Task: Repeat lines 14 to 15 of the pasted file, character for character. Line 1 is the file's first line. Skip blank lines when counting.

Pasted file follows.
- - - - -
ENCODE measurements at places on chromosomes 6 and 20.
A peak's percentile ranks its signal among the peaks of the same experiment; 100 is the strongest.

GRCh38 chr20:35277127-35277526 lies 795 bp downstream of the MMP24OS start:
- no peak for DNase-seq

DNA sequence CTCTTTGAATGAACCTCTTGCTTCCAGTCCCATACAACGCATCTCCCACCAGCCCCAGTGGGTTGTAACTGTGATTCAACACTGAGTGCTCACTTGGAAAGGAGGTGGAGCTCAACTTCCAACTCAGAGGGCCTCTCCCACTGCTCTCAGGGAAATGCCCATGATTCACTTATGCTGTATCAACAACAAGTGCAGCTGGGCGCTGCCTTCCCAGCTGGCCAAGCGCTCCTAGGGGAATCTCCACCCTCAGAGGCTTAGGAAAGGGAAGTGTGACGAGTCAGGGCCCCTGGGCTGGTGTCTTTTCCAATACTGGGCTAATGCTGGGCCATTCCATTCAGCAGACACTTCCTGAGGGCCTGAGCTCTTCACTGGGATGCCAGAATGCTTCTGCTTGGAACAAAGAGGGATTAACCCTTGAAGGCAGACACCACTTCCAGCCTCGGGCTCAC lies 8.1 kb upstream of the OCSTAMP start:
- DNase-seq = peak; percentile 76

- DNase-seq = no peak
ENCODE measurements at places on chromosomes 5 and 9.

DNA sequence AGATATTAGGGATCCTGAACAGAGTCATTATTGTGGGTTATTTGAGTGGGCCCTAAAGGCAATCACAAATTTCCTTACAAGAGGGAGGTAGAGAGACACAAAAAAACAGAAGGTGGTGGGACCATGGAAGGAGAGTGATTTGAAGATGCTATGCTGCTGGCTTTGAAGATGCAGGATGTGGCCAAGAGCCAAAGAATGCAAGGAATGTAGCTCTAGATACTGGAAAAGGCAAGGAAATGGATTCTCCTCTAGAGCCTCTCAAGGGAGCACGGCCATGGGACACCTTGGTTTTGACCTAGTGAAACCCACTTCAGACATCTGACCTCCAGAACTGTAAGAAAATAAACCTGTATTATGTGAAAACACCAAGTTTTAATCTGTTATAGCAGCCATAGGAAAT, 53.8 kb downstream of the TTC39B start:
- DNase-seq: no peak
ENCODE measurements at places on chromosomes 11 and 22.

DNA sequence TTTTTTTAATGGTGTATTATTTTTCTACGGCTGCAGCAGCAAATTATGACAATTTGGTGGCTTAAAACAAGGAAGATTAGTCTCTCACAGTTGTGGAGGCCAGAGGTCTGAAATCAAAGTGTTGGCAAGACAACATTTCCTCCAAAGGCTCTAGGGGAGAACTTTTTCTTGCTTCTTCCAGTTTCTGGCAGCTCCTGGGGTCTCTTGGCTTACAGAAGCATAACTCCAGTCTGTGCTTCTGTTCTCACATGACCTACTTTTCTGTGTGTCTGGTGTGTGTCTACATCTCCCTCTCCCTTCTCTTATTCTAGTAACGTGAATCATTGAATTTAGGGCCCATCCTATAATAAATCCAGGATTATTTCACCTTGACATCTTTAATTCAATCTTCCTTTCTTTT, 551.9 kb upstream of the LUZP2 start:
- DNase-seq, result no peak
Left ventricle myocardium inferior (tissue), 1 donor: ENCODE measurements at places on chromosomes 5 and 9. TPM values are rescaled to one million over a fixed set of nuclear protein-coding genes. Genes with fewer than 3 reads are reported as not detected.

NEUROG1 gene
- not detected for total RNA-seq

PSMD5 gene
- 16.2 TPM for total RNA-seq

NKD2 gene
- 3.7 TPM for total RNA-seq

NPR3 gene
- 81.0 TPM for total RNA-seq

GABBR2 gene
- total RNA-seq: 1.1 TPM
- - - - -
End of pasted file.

Left ventricle myocardium inferior (tissue), 1 donor: ENCODE measurements at places on chromosomes 5 and 9. TPM values are rescaled to one million over a fixed set of nuclear protein-coding genes. Genes with fewer than 3 reads are reported as not detected.

NEUROG1 gene